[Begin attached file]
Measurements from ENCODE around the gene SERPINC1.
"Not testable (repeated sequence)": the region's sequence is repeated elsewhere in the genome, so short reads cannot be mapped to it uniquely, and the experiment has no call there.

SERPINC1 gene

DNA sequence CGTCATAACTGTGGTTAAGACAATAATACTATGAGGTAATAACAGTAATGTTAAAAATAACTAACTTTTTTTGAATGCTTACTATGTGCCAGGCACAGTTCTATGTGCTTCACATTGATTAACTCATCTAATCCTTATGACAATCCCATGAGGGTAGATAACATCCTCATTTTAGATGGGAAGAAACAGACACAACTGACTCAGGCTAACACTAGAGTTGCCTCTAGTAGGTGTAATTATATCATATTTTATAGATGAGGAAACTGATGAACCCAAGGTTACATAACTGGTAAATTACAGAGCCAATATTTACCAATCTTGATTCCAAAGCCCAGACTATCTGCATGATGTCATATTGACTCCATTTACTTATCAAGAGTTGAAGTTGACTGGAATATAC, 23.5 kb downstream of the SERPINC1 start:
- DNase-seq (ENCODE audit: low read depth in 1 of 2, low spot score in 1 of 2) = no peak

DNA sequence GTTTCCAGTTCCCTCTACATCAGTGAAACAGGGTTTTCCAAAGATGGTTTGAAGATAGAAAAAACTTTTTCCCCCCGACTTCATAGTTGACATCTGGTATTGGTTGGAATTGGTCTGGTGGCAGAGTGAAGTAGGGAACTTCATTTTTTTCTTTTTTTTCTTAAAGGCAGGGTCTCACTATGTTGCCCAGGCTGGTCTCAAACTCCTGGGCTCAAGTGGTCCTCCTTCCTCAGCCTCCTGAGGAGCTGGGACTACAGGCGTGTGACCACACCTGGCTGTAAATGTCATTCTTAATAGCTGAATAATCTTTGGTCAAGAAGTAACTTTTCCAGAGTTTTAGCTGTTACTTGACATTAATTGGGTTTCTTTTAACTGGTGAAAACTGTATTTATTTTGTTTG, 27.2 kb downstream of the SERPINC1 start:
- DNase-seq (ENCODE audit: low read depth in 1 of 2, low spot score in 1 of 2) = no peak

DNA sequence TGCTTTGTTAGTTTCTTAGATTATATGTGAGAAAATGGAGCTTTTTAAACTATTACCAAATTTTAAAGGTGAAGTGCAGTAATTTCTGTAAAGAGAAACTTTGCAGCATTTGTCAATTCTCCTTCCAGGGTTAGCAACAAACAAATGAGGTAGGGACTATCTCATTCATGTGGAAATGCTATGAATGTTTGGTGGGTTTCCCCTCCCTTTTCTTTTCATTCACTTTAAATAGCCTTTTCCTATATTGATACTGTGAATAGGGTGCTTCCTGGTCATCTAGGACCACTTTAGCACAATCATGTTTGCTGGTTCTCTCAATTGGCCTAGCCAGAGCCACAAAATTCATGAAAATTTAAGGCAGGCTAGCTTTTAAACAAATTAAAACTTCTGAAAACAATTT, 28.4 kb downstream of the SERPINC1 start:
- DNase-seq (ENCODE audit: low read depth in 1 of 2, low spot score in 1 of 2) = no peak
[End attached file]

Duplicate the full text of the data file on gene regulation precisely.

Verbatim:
Measurements from ENCODE around the gene SERPINC1.
"Not testable (repeated sequence)": the region's sequence is repeated elsewhere in the genome, so short reads cannot be mapped to it uniquely, and the experiment has no call there.

SERPINC1 gene

DNA sequence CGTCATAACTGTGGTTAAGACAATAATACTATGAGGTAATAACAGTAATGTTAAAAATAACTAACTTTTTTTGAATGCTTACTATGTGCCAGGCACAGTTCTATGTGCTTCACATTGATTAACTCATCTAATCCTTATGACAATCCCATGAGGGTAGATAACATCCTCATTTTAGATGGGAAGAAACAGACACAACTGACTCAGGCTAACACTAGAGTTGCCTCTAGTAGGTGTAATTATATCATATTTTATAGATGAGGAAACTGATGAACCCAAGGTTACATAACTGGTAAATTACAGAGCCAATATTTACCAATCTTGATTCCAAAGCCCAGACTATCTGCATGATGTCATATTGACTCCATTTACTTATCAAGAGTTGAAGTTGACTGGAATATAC, 23.5 kb downstream of the SERPINC1 start:
- DNase-seq (ENCODE audit: low read depth in 1 of 2, low spot score in 1 of 2) = no peak

DNA sequence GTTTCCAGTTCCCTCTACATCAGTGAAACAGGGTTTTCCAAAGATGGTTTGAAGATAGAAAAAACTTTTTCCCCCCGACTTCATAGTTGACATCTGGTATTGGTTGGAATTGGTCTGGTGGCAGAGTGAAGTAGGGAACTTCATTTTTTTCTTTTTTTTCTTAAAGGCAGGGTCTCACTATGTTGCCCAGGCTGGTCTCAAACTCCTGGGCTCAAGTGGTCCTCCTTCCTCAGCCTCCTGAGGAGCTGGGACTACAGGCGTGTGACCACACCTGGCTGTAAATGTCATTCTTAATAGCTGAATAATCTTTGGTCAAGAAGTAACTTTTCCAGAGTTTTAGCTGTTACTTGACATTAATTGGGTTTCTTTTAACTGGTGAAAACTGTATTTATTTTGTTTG, 27.2 kb downstream of the SERPINC1 start:
- DNase-seq (ENCODE audit: low read depth in 1 of 2, low spot score in 1 of 2) = no peak

DNA sequence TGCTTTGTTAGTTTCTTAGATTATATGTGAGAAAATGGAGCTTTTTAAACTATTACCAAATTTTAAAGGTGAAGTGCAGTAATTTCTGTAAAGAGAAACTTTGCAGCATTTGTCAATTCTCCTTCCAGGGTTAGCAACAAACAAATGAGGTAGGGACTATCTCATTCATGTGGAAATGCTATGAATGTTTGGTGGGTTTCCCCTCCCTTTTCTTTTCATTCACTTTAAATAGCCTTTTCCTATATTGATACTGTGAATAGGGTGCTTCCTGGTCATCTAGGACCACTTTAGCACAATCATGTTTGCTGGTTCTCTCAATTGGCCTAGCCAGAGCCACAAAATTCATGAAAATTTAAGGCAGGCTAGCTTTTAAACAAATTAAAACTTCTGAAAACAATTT, 28.4 kb downstream of the SERPINC1 start:
- DNase-seq (ENCODE audit: low read depth in 1 of 2, low spot score in 1 of 2) = no peak